I find myself lamenting the dearth of deep conversation on the web. In an ironic sort of way, social networking seems to have made the web a lot less social. We’ve become more superficial, less reflective. Yet, sometimes slow is good. Jesus took time away from the crowds to focus on the disciples. Sometimes we have to focus to be more genuinely social, even in cyberspace.
6 thoughts on “Unsocial Networking”
me too. binary language moves conversation to the gutters of trivia and controversy.
Deep conversation is not to be found on the web. It’s the wrong medium. Social networking sites are fine for getting in touch with old friends and keeping up to date with what friends and family are doing, and can even point to places were deeper conversation can be had.
I try, on social networking sites, to only accept as “friends” people of my and my wife’s extended family, and people I’ve phtysicially met, or online friends with whom I’ve had regular interaction through mailing lists blog comments and the like.
I’ve seen people switch their interaction from newsgroups or mailing lists to Facebook, and the quality drops enormously.
The thing is I have had plenty of deep conversations on the web over the years. Web forums, blogging, email exchanges with website owners, they’ve created spaces for conversations I would have accessed in no other way. I’ve been challenged. Ive been changed. In some cases these conversation have even translated into face to face friendships. Of course, that took things to a whole new level of richness, so I affirm the superiority of face to face communication. But, how should I put it, I think there’s a spectrum of communication possibilities and although the web is the wrong medium for the deepest conversations, I’m not ready to surrender to the opposite extreme.
I have an image in my head similar to the food pyramid. At the bottom is face to face communication. This is the grain and fruit and vegies of the communication pyramid, the stuff we should make sure we get the most of if we want healthy relationships, both as individuals and as a society. Moving up the pyramid we get online communication that still involves a good dose of reflection. This is the meat and dairy. It’s still very useful in moderation. Moving up to the top we get Facebook and Twitter, the low nutritional fat that we should consume in very small doses. Unfortunately as the web has matured consumption has shifted to the fatty end. Without denying the need for vegies, I’m also saying we need more meat.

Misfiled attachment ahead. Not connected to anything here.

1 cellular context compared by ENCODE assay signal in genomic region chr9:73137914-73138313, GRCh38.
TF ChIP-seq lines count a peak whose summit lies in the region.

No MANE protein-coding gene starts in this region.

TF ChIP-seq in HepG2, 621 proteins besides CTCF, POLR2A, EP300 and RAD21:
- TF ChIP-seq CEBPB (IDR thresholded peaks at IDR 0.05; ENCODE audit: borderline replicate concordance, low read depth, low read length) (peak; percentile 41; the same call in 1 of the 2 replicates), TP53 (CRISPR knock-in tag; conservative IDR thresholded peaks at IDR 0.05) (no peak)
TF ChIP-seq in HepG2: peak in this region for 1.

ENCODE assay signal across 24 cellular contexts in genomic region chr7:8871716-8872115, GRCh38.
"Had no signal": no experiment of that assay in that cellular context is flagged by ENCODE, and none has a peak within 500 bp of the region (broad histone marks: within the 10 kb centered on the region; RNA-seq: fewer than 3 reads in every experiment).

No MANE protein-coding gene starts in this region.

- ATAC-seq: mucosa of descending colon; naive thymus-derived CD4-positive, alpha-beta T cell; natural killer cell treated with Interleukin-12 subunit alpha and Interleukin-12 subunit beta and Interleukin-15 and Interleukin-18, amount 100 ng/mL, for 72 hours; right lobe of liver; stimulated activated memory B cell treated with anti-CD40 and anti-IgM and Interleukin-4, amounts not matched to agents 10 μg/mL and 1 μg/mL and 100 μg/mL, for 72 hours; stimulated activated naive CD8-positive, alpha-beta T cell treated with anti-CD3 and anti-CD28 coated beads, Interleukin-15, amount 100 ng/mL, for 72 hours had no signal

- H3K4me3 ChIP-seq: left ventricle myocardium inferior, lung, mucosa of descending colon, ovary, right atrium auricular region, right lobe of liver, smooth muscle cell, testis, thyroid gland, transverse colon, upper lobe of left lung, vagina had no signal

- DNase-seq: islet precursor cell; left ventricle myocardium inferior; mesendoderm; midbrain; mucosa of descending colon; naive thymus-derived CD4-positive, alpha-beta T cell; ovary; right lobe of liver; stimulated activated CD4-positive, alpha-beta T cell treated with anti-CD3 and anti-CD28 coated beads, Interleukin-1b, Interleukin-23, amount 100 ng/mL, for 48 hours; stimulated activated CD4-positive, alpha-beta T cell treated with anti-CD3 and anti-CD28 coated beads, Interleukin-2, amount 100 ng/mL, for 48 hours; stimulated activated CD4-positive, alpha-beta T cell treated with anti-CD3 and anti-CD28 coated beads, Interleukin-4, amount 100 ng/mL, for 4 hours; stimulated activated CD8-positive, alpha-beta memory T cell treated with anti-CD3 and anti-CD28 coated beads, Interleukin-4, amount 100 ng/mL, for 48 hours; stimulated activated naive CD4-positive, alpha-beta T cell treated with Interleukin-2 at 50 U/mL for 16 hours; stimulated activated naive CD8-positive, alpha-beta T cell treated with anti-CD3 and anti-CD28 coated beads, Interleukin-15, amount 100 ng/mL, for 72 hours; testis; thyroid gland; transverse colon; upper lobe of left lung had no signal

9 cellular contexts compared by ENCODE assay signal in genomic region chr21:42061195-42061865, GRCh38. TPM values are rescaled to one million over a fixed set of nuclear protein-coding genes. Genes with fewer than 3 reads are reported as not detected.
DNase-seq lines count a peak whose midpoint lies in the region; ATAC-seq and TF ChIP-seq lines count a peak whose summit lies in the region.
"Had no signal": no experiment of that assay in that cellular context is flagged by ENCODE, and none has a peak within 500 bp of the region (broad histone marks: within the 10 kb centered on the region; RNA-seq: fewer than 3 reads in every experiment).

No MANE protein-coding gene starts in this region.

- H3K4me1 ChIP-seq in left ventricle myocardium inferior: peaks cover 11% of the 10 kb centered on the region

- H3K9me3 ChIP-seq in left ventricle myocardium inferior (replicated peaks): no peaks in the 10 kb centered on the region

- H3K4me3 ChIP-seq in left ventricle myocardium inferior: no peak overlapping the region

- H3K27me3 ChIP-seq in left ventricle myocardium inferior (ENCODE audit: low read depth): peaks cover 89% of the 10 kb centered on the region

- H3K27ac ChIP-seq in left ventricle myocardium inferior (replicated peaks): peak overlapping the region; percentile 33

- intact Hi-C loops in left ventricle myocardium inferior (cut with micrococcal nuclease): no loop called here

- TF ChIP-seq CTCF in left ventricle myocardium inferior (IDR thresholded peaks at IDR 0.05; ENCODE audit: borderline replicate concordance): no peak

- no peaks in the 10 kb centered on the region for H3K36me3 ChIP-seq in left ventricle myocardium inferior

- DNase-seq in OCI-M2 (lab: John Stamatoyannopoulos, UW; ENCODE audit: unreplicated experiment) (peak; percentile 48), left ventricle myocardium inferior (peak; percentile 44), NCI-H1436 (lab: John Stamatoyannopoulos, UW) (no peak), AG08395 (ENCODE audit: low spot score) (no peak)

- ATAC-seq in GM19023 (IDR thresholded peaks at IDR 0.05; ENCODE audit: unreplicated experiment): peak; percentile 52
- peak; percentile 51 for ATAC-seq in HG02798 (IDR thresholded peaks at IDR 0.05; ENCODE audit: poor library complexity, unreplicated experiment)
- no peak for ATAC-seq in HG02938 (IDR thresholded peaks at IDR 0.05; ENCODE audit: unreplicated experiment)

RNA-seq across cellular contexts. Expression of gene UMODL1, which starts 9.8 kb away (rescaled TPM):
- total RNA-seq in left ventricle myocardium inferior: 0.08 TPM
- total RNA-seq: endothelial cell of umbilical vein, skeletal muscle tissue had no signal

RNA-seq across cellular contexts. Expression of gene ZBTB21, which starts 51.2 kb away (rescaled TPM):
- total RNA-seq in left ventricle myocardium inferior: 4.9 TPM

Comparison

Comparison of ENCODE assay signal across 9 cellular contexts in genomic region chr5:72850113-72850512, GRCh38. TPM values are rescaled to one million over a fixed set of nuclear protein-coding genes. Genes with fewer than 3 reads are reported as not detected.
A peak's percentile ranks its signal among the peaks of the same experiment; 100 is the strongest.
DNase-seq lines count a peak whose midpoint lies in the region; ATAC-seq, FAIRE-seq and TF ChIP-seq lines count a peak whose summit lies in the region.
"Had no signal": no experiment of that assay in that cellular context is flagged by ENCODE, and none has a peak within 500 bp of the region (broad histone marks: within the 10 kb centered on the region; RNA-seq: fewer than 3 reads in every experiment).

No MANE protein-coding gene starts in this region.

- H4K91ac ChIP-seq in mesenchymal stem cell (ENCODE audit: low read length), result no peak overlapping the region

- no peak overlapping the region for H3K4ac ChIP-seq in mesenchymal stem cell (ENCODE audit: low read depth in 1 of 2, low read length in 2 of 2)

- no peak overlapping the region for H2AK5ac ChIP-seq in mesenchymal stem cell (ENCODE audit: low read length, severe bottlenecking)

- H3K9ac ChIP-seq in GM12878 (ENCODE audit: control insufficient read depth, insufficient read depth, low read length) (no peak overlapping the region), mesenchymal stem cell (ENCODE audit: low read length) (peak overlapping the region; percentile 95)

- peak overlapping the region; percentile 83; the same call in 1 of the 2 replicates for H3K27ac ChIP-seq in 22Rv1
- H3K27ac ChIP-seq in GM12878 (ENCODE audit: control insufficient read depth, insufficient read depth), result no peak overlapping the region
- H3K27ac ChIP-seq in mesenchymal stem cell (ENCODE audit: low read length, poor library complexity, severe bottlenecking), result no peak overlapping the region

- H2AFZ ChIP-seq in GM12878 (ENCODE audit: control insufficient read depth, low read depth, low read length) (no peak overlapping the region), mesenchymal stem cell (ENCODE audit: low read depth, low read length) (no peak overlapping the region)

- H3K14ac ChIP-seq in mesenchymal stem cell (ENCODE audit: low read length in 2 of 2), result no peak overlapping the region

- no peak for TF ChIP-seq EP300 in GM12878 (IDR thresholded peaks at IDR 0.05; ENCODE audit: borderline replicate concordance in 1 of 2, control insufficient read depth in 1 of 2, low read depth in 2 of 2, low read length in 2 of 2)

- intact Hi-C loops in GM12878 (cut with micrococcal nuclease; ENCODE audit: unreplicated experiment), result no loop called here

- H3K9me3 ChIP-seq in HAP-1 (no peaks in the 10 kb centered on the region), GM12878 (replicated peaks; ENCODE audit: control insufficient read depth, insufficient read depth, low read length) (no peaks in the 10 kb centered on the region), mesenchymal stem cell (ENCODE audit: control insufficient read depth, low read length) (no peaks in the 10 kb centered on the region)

Take this conversation for instance. It took me some time to think of a response. Much more time than the average I spend composing a Facebook status update. Taking this time means spending less time elsewhere online. I think there is virtue in limiting our attention.
I concur with the above. I write blog posts of an average of 3 old hard copy pages (is that soon to be an obsolete measurement?). And I read others writing of equal length or more. Then I can go away and ponder my sympathy or objections over time.
As much as I like to deride new technology this makes for a deeper conversation than a talk over the top of each other at a dinner party. Or even the kind of face to face time most couples manage with a few kids.
That’s tragic but theres an art and a space for conversation we need to cultivate to change this. New technology isn’t necessarily causing the problem as providing some (second rate perhaps) solution.
But Facebook? Ive only just joined and its worse than texting for encouraging the snippet.,Handy but not conversation.
“Handy, but not conversation”.
It’s got for saying that someone is born, someone died, someone moved house, some one will be in your area so perhaps you can do lunch. But not for conversation.
Blog posts are like lectures, with questions to tghe speaker afterwards.
For real conversation, you need the mailing list or five people around the kitchen table. In the case of a mailing list, the five can be on different continents, if only they would say something and respond to what others have said.
The best conversations I’ve had on line have been through mailing lists, I concur there. But there’s a problem with the proliferation of mailing lists. It’s too easy to create one. There’s 11 mailing lists for every 10 people who wish to talk on a topic. I think the mailing list situation would be improved if we killed off 90% of them. Our attention is too divided. What we need is focus.